Symptoms:

  • Pain relief.
  • Feelings of euphoria or well being.
  • Drowsiness and slowed breathing.
  • Constipation.

Dangers:

  • Extremely addictive.
  • Severe respiratory depression that can cause death.
  • Severe withdrawal symptoms including muscle and bone pain, insomnia, diarrhea, vomiting and cold flashes.
  • When combined with alcohol, antihistamines, or other substances, it can cause death!

Inhalants

Some kids inhale or sniff fumes of volatile substances from every day products like glue, spray paint and paint thinner. While the high can be quick and intense, it only lasts a few minutes. It’s often called “huffing.”

Slang: poppers, snappers, air blast, oz, moon gas, whippets, boppers, bullet rush and poor man’s pot.

Symptoms:

  • Slurred speech.
  • Lack of coordination.
  • Dizziness and lightheadedness.
  • Hallucinations, delusions.
  • Loss in control, muscle weakness, muscle spasms and tremors.
  • Lingering headache.
  • Confusion.
  • Nausea or vomiting.
  • Leads to depression.

Dangers:

  • Inhalants are extremely toxic and very addictive.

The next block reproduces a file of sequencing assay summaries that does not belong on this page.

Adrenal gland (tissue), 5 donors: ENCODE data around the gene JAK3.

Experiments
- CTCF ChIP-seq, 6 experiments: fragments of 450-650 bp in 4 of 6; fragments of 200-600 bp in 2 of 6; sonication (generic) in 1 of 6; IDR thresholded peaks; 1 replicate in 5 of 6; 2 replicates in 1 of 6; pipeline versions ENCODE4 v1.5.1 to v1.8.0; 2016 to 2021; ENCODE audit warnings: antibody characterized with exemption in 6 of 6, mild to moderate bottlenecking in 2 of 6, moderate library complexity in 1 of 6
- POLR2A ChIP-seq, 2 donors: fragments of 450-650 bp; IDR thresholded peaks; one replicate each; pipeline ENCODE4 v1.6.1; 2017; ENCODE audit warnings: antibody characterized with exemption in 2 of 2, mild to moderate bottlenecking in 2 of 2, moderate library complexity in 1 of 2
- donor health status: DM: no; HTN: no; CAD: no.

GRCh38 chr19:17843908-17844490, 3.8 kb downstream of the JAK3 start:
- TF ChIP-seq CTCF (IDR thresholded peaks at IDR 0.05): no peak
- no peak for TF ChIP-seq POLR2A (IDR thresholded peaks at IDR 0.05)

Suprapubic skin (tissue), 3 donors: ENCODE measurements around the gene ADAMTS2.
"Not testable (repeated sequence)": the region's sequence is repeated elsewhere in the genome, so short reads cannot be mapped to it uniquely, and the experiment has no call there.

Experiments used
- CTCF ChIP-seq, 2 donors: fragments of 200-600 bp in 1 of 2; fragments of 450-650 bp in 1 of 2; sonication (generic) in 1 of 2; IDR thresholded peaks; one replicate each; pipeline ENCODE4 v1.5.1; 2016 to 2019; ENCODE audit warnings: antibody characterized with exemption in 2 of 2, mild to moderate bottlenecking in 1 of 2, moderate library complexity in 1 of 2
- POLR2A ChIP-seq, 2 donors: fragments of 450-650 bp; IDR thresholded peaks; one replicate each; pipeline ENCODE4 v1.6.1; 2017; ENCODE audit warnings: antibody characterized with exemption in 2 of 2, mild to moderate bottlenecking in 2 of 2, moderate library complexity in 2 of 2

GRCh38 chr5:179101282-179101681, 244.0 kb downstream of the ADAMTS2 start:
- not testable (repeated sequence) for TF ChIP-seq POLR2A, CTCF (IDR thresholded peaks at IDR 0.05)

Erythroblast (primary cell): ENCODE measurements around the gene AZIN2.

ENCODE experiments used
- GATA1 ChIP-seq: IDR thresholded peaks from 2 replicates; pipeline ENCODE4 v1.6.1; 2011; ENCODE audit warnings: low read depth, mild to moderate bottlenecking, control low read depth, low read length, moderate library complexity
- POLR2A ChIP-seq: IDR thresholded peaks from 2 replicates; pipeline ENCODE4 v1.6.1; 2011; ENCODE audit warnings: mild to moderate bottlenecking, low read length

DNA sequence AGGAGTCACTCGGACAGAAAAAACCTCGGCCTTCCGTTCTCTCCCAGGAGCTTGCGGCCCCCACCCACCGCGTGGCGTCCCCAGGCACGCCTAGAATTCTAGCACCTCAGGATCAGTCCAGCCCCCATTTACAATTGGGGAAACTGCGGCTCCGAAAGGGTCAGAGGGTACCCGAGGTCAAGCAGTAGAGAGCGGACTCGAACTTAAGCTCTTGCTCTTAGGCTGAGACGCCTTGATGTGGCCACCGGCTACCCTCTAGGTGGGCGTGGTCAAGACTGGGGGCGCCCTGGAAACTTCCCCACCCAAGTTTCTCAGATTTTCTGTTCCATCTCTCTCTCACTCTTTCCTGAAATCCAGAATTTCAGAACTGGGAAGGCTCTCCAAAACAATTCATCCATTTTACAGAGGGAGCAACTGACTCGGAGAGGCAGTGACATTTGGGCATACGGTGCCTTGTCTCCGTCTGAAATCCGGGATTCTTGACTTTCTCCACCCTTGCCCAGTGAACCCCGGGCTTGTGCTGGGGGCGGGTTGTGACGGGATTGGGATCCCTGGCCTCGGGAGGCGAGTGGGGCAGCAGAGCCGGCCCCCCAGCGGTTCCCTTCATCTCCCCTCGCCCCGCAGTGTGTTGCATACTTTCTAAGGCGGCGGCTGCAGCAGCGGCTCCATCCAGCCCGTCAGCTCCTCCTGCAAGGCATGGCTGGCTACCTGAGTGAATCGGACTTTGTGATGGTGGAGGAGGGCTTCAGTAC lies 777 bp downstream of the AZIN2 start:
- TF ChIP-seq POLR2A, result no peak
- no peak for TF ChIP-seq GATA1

• They cause extensive and long-lasting damage to the brain and nervous system. It could affect your ability to walk, talk or even think!
  • Inhalants can create liver, lung and kidney problems.
  • You can suffocate or asphyxiate, leading to permanent brain or other organ damage.
  • Because the high doesn’t last long, users continue to inhale repeatedly, trying to extend the high. This is very dangerous.
  • Inhalants can kill you the very first time you try them!

Resources:

National Institute on Drug Abuse. DrugFacts: Spice (Synthetic Marijuana). Bethesda, MD. NIDA, NIH, DHHS. Revised December 2012. Retrieved December 2012.
National Institute on Drug Abuse. Monitoring the Future. Data Tables and Figures. Bethesda, MD: NIDA, NIH, DHHS. December 2012. Retrieved December 2012.
National Institute on Drug Abuse. DrugFacts: Synthetic Cathinones (“Bath Salts”). Bethesda, MD. NIDA, NIH, DHHS. Published November 2012. Retrieved December 2012.
National Institute on Drug Abuse. Monitoring the Future. Data Tables and Figures. Bethesda, MD: NIDA, NIH, DHHS. December 2012. Retrieved December 2012.